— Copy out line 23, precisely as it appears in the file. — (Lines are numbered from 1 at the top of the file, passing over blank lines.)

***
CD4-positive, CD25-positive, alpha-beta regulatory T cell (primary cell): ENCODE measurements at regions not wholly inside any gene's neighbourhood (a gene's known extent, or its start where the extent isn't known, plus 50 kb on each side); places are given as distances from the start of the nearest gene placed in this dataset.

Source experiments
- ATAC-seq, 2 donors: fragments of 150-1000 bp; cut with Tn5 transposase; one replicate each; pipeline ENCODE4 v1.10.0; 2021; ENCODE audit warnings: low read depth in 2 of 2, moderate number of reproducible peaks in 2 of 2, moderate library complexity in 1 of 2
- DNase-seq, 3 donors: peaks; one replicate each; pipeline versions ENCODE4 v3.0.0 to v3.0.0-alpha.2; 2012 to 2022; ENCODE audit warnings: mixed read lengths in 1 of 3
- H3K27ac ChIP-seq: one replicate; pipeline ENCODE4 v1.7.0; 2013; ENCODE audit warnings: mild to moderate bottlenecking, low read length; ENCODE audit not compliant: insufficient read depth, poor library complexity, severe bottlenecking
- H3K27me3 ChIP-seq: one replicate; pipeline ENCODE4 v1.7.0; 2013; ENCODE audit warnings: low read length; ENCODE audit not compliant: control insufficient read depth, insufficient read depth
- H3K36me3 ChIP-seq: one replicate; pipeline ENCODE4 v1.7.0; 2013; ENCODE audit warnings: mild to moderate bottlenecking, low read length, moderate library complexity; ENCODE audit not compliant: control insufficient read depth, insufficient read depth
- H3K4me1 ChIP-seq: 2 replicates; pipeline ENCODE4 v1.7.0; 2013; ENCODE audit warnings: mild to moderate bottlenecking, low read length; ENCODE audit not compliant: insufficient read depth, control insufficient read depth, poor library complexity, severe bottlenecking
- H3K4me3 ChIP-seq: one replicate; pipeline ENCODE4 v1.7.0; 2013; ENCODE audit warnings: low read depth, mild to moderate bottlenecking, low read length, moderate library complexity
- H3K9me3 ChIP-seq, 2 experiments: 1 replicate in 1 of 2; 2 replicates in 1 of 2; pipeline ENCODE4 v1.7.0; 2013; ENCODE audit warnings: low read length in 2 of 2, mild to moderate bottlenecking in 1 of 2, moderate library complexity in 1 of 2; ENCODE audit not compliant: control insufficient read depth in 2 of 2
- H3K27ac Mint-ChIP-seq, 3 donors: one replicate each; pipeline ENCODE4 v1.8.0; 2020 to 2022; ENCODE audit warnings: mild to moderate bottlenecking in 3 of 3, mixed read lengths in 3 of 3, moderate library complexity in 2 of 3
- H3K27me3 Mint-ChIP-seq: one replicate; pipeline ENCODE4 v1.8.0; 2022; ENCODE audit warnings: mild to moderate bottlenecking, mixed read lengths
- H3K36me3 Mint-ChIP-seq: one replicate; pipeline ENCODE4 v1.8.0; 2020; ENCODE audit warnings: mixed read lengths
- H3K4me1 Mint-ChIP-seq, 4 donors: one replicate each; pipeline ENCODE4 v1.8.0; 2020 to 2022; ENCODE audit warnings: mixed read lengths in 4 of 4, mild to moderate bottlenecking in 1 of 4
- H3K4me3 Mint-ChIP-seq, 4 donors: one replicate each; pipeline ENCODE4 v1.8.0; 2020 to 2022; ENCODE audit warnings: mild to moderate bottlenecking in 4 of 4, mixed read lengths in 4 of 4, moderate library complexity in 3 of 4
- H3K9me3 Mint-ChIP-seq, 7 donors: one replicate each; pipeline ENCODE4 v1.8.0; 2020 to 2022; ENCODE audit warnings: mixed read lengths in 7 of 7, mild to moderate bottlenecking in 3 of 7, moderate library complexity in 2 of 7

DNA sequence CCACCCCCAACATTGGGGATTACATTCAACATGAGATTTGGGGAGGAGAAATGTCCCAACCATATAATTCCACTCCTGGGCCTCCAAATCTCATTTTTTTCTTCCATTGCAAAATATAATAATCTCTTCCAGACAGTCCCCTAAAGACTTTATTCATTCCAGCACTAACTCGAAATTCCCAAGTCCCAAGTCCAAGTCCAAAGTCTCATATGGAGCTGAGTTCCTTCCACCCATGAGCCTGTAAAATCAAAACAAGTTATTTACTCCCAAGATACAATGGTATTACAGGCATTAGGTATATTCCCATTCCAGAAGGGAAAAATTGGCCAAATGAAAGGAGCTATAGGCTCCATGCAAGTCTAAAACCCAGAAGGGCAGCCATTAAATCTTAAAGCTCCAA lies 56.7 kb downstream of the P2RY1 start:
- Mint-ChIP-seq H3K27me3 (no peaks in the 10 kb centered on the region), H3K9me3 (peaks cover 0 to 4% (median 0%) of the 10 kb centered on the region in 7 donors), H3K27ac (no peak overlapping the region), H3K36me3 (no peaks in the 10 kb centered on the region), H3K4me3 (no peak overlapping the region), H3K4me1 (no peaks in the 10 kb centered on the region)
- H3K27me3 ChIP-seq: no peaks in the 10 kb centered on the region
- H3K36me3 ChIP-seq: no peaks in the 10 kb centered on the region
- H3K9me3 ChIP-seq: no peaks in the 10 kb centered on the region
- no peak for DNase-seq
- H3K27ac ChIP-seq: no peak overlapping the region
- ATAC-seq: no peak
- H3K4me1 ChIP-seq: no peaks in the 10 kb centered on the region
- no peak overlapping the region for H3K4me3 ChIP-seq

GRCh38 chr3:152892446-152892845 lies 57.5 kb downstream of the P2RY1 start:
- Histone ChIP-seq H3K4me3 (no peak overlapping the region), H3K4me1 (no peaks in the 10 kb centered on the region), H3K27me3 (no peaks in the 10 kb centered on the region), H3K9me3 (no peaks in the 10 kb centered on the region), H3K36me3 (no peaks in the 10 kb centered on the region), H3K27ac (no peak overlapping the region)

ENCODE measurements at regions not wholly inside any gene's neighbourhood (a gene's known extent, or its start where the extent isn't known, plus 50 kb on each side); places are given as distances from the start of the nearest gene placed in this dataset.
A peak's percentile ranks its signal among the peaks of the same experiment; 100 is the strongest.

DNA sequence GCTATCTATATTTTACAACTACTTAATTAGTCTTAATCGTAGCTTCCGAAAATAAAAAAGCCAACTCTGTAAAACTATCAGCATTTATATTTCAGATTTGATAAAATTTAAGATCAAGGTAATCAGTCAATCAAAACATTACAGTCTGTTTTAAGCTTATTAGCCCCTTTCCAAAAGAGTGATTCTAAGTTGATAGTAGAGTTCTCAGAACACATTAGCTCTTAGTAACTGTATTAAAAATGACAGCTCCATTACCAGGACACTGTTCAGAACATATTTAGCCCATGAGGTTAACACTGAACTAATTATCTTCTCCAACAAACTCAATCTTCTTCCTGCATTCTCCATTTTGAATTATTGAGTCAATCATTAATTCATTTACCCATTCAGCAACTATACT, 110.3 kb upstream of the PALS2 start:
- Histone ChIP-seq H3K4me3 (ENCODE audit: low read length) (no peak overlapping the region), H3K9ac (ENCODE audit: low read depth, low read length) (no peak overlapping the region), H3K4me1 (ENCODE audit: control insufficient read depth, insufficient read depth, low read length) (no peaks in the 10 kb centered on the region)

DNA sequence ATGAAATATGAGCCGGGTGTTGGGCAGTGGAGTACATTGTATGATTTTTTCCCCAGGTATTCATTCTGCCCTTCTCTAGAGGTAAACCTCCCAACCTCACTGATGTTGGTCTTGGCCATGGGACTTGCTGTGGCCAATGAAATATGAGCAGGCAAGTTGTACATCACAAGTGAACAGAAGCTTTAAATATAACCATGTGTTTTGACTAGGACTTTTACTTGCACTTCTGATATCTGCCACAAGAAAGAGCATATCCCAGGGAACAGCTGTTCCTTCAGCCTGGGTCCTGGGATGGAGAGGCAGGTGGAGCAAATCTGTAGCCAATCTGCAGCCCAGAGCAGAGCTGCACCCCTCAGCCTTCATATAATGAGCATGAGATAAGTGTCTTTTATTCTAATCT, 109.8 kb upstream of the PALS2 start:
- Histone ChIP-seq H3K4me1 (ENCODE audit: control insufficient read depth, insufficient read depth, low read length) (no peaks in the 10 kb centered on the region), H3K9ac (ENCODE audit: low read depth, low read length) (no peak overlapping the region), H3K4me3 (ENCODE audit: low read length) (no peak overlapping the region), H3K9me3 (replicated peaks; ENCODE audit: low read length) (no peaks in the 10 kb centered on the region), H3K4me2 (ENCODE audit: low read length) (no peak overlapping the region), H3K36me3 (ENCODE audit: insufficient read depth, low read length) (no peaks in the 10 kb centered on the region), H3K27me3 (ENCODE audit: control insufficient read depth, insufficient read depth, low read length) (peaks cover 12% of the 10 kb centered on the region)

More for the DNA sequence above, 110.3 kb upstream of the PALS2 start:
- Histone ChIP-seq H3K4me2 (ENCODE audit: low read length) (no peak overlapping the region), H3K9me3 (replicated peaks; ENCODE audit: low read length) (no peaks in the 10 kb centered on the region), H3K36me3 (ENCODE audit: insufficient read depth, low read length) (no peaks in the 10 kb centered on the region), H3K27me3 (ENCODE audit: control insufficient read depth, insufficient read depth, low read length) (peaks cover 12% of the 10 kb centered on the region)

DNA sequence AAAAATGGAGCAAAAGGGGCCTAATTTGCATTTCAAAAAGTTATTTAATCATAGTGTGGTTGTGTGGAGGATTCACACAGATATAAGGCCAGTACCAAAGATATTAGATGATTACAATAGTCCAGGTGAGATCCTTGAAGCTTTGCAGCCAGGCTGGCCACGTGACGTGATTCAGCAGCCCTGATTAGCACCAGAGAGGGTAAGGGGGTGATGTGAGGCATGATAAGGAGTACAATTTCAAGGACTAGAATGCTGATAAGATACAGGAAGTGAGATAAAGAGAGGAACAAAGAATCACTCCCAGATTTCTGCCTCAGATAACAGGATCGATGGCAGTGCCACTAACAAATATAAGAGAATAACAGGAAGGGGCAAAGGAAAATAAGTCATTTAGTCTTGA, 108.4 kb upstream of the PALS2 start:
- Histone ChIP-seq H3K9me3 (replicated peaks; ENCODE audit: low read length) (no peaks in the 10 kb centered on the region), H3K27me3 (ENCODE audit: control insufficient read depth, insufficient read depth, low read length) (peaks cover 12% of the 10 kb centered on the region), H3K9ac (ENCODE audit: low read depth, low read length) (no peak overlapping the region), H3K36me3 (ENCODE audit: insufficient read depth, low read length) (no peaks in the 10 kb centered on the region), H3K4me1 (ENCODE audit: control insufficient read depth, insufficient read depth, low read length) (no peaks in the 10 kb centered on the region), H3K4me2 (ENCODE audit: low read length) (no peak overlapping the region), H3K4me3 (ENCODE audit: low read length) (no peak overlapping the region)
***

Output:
- H3K27ac ChIP-seq: no peak overlapping the region